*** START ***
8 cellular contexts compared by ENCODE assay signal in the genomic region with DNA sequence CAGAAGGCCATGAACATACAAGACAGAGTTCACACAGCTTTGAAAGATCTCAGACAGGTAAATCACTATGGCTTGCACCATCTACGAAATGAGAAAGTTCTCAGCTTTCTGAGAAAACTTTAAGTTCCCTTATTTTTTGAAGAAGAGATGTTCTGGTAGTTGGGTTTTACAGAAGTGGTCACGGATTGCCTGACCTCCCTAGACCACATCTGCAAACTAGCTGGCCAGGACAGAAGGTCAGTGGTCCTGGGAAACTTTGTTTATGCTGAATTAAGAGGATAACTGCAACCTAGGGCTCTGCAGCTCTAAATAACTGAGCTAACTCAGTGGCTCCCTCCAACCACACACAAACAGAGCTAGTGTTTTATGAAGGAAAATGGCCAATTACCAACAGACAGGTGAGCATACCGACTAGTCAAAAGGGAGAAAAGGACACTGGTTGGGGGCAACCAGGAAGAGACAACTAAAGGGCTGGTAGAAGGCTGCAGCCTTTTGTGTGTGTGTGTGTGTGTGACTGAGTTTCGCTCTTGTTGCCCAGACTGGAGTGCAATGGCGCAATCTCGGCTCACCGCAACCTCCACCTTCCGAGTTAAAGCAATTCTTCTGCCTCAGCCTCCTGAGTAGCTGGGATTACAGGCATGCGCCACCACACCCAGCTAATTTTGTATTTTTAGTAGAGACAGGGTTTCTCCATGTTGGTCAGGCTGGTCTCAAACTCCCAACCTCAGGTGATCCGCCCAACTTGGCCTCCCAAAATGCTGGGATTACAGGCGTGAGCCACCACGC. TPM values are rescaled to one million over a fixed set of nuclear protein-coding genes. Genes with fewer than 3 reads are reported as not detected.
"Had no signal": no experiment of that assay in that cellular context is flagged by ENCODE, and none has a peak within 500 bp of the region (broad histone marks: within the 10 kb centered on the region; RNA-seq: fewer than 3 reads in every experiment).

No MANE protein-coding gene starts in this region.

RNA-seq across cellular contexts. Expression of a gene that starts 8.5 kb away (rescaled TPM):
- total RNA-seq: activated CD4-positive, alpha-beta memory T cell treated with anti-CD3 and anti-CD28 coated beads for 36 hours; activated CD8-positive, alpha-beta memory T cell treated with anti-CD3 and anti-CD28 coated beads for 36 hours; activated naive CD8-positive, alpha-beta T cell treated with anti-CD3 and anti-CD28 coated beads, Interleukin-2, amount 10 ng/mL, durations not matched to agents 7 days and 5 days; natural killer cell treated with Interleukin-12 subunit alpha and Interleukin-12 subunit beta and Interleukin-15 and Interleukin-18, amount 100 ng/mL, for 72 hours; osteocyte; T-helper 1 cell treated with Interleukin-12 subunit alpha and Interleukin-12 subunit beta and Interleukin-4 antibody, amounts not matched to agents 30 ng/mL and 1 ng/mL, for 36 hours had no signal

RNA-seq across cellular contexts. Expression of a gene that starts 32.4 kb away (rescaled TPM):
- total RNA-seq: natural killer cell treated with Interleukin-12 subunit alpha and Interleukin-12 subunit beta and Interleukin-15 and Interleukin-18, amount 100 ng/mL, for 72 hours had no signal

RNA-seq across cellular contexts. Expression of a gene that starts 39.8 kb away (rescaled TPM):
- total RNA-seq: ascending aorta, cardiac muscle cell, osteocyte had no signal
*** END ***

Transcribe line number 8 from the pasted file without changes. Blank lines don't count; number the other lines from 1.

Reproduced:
RNA-seq across cellular contexts. Expression of a gene that starts 39.8 kb away (rescaled TPM):